1990s decline and 2001 redesign

Ray-Ban New Wayfarer sunglasses (RB2132 901L)

As the 1990s began, the frames again became unpopular.[21] The 1950s revival that fueled the glasses' popularity in the 1980s had lost steam, and Wayfarers were outcompeted by wraparound frames.[21] In 2001, the Wayfarer underwent a significant redesign, with the frames made smaller and less angular, and changed from acetate to a lighter injected plastic.[21] The changes were intended to update the frames' style during a period of unpopularity and to make them easier to wear (the frames' previous tilt made them impossible to perch on top of one's head, for instance).[21]

Late 2000s comeback

Model Emina Cunmulaj wearing white Ray-Ban Wayfarers, September 2007

Wayfarers were brought back into fashion in the late 2000s when celebrities including Chloë Sevigny and Mary-Kate Olsen began wearing vintage frames.[22][23] Ray-Ban designers soon noticed that vintage Wayfarers were commanding high prices on eBay,[21] and the 2007 re-introduction of the original Wayfarer design aimed to respond to the demand.[14][21][24] (As of 2007, Wayfarers were available in Original Wayfarer, New Wayfarer, and Wayfarer Folding styles.[25]) Ray-Ban's marketing strategy was threefold: a return to the sunglasses' original, rebellious design, an "edgy" advertising campaign and "high-profile PR events", and the use of new media like MySpace to connect with consumers.[10] Sales in 2007 were 231% greater than in 2006 at Selfridge's London;[8] as of October 2007, the Wayfarer was the Luxottica Group's third-best-selling style.[26] As of July 2008, sales had increased 40% over 2007.[8] As of 2008, the Wayfarer model is available in a wide variety of colours and patterns.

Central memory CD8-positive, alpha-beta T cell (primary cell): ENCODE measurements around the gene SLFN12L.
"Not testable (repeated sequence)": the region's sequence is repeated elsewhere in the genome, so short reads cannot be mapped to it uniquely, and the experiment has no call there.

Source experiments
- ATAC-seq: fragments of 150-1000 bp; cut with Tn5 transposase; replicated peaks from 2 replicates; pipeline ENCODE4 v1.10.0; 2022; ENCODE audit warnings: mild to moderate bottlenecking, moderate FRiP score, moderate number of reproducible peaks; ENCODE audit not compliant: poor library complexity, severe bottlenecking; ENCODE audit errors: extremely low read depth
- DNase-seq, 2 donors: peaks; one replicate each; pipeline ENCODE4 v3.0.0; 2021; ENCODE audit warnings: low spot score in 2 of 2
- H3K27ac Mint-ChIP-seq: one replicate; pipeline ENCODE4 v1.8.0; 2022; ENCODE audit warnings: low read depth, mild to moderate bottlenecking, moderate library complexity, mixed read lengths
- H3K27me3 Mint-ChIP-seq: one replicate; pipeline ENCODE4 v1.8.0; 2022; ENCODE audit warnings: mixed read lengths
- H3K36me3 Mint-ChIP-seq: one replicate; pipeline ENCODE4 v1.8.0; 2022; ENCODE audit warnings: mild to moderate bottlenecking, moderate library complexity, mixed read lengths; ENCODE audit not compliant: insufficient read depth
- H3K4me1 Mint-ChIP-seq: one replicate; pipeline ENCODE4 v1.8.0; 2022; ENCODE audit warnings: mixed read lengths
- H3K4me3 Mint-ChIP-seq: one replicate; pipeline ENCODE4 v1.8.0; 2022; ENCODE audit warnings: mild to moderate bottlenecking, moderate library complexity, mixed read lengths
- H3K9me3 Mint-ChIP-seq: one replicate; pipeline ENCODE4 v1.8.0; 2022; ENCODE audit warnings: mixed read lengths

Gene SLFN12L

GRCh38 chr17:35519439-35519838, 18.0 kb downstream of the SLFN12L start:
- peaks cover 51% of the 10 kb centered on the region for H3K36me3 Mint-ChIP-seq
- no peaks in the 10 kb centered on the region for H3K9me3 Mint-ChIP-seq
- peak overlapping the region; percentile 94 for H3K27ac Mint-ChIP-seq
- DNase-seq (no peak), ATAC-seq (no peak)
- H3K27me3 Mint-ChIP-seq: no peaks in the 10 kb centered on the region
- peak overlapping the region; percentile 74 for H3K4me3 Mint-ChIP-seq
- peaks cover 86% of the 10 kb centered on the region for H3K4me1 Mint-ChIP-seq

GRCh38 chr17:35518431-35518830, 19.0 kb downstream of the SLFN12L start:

Similar models and myths

Audrey Hepburn wearing sunglasses in the 1961 film Breakfast at Tiffany's
John F. Kennedy wearing sunglasses while on vacation at the Kennedy Compound in Hyannisport, Massachusetts, August 1963.

Ray-Ban made a number of models that looked similar to the Wayfarer style, such as the "Myth" and the "Meteor".[27] By the 1960s many manufacturers of sunglasses made shades that were clearly inspired by the Ray-Ban line.

In the 1961 movie Breakfast at Tiffany's Audrey Hepburn wore oversized sunglasses that resemble the Wayfarer model quite a bit and are often mistaken for the real thing by people unfamiliar with the details of the original design. This is a quite common phenomenon. Other people who prominently wore sunglasses resembling Wayfarers are John F. Kennedy, Bob Dylan, Andy Warhol, and Roy Orbison.

During the 2000s Wayfarer revival, many sunglasses designs inspired by the original Wayfarers were produced by designers unaffiliated with Ray-Ban. Grey Ant's Grant Krajecki designed a larger, cartoonish version of the glasses "so extreme that [they] are best worn by those with a good sense of humor".[28] Sabre Vision's "Poolside" design is a smaller, thinner version that resembles "a cross between old-school Oakleys and the pair worn by Tom Cruise in 'Risky Business'".[28] Other Wayfarer-inspired sunglasses included Oliver Peoples' "Hollis", REM Eyewear's "Converse", and various designs in Juicy Couture, Hugo Boss, Kate Spade, and Marc Jacobs's 2008 lines.[26] Between July and September 2008, retailers began selling frameless Wayfarers.[29]